In Woodall v. Christian Hospital N.E., the Missouri Court of Appeals for the Eastern District affirmed that a landowner does not owe a duty to prevent injury to invitees when the landowner relinquishes possession and control of the premises to an independent contractor during a period of construction. The court held (reaffirming the case of Matteuzzi v. Columbus Partnership L.P., 866 S.W.2d 128, 132(Mo. banc. 1993)) that under such circumstances where a landowner has permitted a contractor to take over the land/property, the landowner is no longer considered the possessor of the land and is therefore relived of potential liability for injuries caused to invitees.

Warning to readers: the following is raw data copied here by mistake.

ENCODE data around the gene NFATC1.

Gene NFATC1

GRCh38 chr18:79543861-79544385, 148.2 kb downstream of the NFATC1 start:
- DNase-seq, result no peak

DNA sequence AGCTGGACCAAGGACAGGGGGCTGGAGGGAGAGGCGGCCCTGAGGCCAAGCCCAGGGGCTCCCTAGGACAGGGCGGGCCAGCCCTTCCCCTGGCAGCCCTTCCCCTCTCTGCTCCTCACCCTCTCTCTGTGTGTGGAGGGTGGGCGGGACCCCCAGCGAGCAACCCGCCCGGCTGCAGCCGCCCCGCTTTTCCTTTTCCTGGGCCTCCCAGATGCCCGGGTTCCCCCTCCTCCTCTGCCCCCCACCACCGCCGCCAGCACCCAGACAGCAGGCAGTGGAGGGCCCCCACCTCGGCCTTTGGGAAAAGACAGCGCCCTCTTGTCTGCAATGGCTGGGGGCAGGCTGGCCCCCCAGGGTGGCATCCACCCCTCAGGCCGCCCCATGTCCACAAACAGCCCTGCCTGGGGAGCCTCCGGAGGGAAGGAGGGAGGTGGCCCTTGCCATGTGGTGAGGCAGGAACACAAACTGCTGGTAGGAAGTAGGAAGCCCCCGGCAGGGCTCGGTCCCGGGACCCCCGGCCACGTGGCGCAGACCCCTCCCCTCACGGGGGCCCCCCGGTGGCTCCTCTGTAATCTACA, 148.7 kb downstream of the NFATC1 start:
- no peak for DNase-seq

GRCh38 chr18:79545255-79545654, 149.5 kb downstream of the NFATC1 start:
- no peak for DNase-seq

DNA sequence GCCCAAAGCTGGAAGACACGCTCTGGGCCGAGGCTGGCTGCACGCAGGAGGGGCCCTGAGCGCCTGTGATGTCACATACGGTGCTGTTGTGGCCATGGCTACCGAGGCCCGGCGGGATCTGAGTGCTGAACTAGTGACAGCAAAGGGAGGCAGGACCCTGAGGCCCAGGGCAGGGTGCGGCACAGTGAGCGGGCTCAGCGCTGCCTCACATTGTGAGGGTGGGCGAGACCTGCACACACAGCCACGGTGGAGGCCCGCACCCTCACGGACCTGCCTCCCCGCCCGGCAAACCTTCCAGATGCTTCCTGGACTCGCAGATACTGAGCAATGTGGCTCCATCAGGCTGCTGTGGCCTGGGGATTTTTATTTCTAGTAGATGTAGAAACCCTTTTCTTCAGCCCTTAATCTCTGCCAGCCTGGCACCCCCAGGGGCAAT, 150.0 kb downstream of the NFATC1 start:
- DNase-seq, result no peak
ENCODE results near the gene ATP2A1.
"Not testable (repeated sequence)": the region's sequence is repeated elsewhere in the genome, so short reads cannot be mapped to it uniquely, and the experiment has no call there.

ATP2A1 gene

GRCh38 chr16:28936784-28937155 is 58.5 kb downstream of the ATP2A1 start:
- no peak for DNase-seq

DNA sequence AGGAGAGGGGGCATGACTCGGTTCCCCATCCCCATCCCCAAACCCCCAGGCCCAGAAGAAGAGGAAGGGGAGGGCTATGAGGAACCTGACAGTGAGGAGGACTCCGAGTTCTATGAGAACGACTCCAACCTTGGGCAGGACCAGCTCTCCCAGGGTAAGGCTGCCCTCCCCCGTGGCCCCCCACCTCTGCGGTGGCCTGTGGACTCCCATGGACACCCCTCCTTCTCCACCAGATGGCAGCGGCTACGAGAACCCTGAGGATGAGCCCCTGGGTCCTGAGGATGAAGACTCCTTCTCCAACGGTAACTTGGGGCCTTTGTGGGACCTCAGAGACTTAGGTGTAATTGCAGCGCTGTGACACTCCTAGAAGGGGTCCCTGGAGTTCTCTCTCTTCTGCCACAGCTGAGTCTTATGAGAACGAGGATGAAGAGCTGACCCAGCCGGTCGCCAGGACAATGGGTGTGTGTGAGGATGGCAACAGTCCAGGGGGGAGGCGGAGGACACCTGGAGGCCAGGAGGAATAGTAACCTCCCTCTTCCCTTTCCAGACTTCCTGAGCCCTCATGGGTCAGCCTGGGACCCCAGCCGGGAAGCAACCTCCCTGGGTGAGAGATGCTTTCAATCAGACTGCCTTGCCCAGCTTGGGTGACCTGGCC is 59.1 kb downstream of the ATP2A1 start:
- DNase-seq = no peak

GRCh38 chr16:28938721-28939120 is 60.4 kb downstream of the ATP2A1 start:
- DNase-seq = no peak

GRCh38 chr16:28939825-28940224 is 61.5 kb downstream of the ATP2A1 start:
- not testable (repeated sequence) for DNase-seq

However, the court allowed a traditional negligence claim to go forward against landowner Christian Hospital based on the theory that thy were negligent in allowing a handrail to be removed, causing Woodall to fall and become impaled on an exposed handrail support bracket. “Whether [Christian Hospital’s] conduct breached a duty of care to Woodall is a question of fact.” Thus, Woodall could pursue his claim against Christian Hospital for negligence, but the hospital was relieved of premises liability claims. The court stated that the claims of general negligence arose out of the hospital’s alleged negligent conduct in removing the handrail and thus summary judgment is inappropriate where there are unresolved issues of material fact affecting liability.